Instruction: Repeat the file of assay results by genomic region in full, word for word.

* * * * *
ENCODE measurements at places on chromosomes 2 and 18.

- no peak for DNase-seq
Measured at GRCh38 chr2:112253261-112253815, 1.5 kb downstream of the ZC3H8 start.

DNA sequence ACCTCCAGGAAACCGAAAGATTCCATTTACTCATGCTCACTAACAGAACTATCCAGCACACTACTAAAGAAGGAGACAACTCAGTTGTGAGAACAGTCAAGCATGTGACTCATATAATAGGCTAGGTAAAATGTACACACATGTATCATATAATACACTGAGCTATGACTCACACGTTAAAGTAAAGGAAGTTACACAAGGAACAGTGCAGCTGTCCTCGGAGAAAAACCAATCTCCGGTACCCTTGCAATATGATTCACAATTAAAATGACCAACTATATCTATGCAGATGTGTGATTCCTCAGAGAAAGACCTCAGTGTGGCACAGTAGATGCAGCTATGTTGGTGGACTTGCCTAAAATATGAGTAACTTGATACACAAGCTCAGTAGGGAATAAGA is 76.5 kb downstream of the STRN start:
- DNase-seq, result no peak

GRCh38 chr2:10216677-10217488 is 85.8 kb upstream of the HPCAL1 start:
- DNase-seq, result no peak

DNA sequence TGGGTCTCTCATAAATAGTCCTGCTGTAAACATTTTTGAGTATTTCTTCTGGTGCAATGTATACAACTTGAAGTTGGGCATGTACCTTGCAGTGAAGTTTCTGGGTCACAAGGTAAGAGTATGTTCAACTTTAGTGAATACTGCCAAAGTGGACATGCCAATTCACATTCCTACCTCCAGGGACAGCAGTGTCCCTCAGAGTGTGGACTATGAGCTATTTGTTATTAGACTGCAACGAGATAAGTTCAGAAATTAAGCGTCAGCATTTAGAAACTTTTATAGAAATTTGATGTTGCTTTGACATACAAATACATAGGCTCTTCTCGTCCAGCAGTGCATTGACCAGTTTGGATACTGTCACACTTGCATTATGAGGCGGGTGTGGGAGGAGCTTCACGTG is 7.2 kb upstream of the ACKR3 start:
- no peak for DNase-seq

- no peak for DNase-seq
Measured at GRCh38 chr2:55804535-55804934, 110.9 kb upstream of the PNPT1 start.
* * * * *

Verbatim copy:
ENCODE measurements at places on chromosomes 2 and 18.

- no peak for DNase-seq
Measured at GRCh38 chr2:112253261-112253815, 1.5 kb downstream of the ZC3H8 start.

DNA sequence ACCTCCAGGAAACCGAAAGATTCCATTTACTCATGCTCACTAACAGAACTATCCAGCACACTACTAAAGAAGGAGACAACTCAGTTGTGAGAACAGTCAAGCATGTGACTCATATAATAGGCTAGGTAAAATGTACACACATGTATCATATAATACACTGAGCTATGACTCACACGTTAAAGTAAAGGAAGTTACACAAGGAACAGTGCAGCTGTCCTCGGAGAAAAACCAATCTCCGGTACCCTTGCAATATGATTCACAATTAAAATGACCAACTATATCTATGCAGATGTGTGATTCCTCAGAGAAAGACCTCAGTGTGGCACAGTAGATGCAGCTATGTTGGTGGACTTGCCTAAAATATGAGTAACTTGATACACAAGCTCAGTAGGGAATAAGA is 76.5 kb downstream of the STRN start:
- DNase-seq, result no peak

GRCh38 chr2:10216677-10217488 is 85.8 kb upstream of the HPCAL1 start:
- DNase-seq, result no peak

DNA sequence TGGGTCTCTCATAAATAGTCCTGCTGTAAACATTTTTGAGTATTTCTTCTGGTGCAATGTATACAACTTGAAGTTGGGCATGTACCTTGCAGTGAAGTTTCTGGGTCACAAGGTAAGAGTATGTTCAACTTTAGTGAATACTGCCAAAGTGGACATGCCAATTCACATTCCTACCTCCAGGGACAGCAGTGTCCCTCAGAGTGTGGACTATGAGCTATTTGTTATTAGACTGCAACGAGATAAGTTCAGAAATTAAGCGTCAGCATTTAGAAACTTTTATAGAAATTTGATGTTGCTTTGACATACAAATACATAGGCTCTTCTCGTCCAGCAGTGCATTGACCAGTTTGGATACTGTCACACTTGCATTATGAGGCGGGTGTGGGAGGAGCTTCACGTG is 7.2 kb upstream of the ACKR3 start:
- no peak for DNase-seq

- no peak for DNase-seq
Measured at GRCh38 chr2:55804535-55804934, 110.9 kb upstream of the PNPT1 start.